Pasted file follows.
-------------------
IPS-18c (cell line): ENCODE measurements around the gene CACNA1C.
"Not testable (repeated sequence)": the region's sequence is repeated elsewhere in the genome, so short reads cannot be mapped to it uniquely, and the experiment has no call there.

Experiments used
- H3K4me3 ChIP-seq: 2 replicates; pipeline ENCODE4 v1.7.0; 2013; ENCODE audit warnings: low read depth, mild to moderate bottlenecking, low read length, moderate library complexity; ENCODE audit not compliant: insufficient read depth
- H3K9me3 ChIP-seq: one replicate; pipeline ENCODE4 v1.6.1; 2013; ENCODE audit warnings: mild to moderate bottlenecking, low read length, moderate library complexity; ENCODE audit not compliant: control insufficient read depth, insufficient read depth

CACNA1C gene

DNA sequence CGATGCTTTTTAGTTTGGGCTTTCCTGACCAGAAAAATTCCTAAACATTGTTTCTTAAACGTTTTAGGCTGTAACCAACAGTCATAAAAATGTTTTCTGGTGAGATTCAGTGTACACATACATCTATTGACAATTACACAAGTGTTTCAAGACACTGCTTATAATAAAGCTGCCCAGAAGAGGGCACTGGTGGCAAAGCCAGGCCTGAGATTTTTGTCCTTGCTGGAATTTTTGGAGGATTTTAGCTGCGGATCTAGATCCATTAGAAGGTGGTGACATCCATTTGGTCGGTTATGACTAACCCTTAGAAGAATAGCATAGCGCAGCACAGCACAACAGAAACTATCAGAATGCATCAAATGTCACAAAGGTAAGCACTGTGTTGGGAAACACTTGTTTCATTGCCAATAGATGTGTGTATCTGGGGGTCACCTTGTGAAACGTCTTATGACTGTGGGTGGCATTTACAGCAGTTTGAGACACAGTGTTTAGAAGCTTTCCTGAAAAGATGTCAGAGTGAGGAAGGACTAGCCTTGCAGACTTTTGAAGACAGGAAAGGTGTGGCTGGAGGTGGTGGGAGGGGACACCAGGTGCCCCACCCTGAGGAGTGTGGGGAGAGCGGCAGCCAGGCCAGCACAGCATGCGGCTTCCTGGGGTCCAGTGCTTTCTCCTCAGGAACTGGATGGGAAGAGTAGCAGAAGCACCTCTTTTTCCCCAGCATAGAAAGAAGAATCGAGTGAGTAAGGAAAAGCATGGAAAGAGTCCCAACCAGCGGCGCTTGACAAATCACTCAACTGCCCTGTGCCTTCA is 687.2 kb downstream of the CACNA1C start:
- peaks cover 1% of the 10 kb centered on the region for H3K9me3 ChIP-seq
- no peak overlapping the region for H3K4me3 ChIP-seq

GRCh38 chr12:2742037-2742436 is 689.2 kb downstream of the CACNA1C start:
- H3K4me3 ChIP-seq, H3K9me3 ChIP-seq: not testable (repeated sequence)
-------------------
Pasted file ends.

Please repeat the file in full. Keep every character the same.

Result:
IPS-18c (cell line): ENCODE measurements around the gene CACNA1C.
"Not testable (repeated sequence)": the region's sequence is repeated elsewhere in the genome, so short reads cannot be mapped to it uniquely, and the experiment has no call there.

Experiments used
- H3K4me3 ChIP-seq: 2 replicates; pipeline ENCODE4 v1.7.0; 2013; ENCODE audit warnings: low read depth, mild to moderate bottlenecking, low read length, moderate library complexity; ENCODE audit not compliant: insufficient read depth
- H3K9me3 ChIP-seq: one replicate; pipeline ENCODE4 v1.6.1; 2013; ENCODE audit warnings: mild to moderate bottlenecking, low read length, moderate library complexity; ENCODE audit not compliant: control insufficient read depth, insufficient read depth

CACNA1C gene

DNA sequence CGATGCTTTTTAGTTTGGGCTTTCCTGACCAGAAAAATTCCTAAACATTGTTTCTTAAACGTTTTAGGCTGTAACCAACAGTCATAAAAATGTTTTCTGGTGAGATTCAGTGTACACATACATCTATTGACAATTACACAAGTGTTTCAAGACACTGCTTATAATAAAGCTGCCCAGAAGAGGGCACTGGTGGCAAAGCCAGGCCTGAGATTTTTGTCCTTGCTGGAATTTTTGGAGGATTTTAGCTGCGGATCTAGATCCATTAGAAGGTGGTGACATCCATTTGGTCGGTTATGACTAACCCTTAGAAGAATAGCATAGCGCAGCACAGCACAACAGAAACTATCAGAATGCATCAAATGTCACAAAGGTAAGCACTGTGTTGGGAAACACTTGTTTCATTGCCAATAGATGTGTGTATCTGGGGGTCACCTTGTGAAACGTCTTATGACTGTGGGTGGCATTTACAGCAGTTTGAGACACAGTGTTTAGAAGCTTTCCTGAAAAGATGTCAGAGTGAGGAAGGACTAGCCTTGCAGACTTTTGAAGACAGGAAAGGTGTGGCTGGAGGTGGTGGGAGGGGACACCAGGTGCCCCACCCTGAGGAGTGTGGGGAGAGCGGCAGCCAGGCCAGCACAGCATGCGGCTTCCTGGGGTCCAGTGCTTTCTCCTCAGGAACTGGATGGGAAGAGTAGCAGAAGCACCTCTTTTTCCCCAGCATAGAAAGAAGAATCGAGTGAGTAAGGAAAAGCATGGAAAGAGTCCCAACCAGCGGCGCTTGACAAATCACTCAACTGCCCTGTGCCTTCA is 687.2 kb downstream of the CACNA1C start:
- peaks cover 1% of the 10 kb centered on the region for H3K9me3 ChIP-seq
- no peak overlapping the region for H3K4me3 ChIP-seq

GRCh38 chr12:2742037-2742436 is 689.2 kb downstream of the CACNA1C start:
- H3K4me3 ChIP-seq, H3K9me3 ChIP-seq: not testable (repeated sequence)